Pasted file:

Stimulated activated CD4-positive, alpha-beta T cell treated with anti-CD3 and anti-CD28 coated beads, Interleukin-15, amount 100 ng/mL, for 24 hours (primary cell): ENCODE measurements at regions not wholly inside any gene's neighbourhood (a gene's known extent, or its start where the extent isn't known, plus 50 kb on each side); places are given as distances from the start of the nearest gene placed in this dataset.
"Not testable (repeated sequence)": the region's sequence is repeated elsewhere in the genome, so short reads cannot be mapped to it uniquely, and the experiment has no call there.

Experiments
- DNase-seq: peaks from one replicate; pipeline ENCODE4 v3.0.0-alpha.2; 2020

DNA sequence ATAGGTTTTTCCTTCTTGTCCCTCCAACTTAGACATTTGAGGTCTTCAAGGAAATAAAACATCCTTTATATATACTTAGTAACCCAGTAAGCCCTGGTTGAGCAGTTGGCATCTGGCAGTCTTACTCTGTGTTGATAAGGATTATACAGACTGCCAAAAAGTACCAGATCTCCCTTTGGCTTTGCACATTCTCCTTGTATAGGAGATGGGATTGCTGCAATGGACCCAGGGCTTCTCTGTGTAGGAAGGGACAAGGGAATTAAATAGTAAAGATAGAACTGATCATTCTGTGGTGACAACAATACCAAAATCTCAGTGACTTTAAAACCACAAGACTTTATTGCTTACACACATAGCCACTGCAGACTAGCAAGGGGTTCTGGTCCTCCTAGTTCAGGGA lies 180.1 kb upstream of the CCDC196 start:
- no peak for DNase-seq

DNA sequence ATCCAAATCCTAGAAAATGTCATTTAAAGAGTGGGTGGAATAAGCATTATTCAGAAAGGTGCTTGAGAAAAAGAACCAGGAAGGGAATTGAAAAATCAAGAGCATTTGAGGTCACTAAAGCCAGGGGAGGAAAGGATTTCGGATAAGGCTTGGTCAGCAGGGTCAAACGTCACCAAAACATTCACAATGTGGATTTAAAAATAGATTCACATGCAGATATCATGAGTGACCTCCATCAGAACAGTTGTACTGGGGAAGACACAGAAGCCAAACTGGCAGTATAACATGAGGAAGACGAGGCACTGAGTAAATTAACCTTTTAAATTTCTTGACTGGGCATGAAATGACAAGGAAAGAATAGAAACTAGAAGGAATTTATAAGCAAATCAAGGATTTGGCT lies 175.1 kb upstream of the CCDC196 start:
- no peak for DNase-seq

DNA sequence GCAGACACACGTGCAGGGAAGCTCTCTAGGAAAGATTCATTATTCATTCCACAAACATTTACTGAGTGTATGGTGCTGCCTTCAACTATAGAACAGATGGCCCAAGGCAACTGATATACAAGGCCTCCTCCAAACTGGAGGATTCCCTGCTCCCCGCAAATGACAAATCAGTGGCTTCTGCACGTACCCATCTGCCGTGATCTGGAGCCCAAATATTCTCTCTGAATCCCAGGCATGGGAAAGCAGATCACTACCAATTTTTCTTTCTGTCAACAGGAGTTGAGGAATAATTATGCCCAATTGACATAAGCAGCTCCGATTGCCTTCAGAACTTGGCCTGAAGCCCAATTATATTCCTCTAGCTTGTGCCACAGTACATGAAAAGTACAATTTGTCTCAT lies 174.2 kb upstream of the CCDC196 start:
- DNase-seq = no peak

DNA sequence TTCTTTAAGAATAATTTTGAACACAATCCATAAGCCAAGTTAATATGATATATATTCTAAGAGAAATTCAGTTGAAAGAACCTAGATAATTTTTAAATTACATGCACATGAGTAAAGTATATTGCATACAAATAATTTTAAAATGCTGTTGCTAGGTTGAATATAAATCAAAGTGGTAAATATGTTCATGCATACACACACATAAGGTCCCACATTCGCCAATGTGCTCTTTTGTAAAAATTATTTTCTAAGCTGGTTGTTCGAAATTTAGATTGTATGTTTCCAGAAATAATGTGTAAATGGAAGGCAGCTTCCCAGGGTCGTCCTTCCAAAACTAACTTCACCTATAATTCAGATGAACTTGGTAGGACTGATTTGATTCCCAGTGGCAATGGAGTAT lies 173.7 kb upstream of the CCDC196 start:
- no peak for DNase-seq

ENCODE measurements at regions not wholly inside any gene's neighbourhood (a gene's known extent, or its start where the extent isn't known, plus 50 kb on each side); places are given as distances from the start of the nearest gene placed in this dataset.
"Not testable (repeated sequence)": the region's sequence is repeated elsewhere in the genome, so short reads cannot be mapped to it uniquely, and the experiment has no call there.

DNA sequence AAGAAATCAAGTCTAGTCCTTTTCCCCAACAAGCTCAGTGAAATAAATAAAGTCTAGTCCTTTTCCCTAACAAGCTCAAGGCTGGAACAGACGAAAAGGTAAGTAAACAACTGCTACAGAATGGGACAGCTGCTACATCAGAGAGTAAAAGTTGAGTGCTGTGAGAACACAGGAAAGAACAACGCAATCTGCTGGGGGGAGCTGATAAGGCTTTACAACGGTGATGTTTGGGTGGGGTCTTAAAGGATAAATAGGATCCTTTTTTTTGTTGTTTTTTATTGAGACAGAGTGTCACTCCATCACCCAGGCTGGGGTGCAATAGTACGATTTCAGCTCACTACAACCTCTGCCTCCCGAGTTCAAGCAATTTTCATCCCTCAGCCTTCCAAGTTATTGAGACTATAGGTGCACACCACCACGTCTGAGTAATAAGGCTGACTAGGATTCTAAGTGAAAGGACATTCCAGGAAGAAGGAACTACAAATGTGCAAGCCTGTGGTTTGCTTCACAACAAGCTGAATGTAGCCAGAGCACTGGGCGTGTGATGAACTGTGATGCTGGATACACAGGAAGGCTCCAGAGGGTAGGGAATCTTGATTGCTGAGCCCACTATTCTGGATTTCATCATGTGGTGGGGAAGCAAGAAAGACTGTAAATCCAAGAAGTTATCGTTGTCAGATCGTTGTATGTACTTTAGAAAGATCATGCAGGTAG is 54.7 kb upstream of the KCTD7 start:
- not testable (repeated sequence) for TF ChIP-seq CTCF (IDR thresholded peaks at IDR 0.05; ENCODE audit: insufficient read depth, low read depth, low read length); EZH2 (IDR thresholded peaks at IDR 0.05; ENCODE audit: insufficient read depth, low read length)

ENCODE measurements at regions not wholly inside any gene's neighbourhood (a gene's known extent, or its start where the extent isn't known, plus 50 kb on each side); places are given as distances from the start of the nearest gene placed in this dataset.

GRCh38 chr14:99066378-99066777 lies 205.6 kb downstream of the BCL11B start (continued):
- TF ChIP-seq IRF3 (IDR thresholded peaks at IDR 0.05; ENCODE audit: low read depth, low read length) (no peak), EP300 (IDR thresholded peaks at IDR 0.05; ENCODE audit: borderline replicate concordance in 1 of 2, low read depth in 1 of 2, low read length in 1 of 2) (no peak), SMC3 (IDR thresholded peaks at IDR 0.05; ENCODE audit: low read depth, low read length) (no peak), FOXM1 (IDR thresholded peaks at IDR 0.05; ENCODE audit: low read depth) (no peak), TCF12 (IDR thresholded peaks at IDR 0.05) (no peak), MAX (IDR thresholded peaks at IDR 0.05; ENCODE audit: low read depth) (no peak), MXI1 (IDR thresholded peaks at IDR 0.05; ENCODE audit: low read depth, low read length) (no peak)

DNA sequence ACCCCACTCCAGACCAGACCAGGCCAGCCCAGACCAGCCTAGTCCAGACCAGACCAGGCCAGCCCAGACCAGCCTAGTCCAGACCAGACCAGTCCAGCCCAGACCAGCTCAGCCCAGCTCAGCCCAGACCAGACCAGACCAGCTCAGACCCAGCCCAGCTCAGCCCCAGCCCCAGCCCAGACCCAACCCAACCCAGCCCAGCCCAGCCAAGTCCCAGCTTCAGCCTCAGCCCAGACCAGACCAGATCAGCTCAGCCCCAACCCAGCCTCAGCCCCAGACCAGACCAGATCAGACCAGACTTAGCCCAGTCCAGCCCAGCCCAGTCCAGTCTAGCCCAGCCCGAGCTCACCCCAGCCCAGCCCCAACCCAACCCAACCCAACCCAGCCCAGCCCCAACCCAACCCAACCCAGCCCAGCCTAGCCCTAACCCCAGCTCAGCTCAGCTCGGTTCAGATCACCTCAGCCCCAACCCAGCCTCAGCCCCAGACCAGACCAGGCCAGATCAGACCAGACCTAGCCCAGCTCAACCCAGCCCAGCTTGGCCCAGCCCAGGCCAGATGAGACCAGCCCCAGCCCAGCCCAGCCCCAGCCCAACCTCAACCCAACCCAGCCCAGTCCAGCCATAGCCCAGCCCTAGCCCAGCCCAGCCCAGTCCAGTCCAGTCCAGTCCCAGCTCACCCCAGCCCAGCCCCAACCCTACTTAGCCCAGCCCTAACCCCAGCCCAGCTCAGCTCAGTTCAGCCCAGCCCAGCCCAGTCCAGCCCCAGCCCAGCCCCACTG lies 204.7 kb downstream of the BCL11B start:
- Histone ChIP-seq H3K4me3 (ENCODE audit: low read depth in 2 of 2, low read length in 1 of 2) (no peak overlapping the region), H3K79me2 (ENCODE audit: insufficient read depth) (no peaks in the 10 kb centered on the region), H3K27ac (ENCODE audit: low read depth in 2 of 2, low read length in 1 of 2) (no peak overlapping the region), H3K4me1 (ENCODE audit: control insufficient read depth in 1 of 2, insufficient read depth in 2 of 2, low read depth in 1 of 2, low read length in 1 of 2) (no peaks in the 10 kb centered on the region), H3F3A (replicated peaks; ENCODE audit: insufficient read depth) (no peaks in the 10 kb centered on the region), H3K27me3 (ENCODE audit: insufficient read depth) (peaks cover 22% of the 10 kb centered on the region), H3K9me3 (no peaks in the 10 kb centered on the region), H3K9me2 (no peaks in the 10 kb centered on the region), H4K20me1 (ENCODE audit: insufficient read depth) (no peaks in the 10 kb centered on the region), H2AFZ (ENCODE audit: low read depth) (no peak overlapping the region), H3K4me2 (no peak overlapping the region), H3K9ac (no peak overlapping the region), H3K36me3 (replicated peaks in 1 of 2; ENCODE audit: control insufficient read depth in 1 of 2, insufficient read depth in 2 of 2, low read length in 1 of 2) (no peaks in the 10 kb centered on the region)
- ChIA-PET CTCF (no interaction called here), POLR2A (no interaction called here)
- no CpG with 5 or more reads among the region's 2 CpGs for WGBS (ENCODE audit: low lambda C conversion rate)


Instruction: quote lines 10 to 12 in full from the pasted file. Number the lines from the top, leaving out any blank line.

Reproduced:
- DNase-seq = no peak

DNA sequence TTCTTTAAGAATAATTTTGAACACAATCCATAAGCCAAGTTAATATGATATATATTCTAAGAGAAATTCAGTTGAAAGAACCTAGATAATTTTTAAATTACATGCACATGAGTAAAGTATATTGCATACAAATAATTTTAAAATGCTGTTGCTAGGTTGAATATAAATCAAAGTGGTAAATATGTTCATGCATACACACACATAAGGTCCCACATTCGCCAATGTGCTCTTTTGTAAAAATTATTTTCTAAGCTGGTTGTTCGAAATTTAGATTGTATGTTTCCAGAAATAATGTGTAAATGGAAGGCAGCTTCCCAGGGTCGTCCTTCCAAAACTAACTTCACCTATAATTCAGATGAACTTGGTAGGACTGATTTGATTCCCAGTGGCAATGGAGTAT lies 173.7 kb upstream of the CCDC196 start:
- no peak for DNase-seq